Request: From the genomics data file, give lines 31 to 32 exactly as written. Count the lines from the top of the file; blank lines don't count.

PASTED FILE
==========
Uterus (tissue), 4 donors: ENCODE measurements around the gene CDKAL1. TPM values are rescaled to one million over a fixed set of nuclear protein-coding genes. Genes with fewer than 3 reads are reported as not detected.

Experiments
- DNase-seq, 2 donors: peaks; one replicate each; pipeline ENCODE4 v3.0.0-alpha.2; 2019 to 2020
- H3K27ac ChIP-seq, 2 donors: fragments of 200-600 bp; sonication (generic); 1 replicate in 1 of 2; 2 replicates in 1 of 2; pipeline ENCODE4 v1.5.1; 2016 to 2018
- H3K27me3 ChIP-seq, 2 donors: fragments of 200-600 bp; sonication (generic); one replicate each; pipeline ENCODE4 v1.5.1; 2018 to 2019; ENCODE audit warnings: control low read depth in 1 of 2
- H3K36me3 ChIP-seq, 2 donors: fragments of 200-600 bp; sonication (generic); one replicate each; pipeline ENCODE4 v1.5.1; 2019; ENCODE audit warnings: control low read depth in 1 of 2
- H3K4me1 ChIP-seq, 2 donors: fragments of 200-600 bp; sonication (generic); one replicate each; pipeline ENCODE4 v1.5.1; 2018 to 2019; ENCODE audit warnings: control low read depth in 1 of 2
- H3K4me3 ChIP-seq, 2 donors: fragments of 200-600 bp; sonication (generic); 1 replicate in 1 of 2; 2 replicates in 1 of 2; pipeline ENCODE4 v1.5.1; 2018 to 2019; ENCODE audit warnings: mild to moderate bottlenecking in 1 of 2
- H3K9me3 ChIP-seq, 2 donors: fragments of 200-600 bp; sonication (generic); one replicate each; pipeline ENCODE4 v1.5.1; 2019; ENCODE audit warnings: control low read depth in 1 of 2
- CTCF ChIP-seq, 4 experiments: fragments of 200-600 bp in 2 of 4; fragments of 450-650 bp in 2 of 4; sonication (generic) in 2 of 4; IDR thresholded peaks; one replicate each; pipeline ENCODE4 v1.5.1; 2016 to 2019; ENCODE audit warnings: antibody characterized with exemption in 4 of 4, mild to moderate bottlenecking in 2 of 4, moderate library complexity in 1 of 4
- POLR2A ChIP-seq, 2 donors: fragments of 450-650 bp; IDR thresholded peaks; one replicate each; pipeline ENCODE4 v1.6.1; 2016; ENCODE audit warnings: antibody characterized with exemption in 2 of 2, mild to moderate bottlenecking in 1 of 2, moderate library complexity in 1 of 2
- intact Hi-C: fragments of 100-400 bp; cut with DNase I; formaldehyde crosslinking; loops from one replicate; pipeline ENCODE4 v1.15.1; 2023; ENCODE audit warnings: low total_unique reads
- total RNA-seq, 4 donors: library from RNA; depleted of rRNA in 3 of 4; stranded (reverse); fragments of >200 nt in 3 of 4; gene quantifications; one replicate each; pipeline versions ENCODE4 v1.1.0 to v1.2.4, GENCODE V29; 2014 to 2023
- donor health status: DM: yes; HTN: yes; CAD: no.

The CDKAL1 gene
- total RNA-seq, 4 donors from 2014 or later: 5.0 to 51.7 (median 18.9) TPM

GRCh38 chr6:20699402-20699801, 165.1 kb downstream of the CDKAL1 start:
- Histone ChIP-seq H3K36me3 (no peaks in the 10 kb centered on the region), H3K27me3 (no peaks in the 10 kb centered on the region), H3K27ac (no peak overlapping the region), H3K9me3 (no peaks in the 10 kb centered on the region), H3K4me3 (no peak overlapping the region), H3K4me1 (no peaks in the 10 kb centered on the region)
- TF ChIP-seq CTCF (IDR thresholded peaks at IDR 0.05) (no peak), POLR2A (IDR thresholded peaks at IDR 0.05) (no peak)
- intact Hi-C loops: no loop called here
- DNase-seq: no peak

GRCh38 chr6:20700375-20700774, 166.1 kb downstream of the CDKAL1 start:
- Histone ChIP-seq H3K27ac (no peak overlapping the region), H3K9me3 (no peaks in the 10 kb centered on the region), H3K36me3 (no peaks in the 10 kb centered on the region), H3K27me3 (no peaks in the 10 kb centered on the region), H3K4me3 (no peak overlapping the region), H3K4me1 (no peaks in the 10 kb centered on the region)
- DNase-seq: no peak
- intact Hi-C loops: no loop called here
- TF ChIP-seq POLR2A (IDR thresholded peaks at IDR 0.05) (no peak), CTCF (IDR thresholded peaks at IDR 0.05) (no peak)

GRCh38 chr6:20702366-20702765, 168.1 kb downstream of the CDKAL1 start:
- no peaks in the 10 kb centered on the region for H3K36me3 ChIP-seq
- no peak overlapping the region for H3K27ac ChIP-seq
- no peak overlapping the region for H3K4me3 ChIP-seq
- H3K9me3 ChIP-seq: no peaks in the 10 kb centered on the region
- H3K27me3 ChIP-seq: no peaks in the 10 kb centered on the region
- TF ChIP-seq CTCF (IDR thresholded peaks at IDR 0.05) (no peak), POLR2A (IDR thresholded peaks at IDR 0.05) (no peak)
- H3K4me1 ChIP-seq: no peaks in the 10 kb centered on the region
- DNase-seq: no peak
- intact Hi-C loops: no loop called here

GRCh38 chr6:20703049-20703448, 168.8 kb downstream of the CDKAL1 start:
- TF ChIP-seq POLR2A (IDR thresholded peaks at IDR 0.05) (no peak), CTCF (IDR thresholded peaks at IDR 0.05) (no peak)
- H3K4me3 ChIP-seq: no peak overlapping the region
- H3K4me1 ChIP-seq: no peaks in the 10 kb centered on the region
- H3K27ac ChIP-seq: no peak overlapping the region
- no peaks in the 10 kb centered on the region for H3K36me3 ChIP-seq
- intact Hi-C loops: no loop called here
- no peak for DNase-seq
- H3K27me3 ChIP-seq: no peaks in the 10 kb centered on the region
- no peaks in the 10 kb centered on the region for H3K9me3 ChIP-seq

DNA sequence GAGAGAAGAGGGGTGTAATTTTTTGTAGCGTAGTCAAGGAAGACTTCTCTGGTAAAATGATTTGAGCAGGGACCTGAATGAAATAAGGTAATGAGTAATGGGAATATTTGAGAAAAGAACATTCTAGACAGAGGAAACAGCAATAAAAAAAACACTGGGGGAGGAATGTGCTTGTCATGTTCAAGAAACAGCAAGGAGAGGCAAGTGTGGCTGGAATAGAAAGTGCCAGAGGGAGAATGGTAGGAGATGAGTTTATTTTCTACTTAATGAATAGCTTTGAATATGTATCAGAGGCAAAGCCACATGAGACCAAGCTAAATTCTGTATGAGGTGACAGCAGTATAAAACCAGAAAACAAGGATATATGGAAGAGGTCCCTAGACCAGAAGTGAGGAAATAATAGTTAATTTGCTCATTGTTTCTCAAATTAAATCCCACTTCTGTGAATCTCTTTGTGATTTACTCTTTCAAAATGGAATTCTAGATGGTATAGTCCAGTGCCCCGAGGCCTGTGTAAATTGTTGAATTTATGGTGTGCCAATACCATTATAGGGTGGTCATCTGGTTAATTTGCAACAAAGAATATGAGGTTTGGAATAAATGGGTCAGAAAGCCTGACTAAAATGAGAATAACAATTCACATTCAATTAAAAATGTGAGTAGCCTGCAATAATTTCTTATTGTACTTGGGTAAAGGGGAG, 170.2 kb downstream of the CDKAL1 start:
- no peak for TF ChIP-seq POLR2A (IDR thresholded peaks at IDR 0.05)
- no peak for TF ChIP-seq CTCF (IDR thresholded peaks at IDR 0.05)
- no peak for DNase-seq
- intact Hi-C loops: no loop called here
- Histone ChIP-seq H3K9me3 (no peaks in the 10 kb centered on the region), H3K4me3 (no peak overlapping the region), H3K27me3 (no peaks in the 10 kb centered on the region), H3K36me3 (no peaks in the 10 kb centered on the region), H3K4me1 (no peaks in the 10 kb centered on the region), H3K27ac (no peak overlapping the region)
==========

- H3K9me3 ChIP-seq: no peaks in the 10 kb centered on the region
- H3K27me3 ChIP-seq: no peaks in the 10 kb centered on the region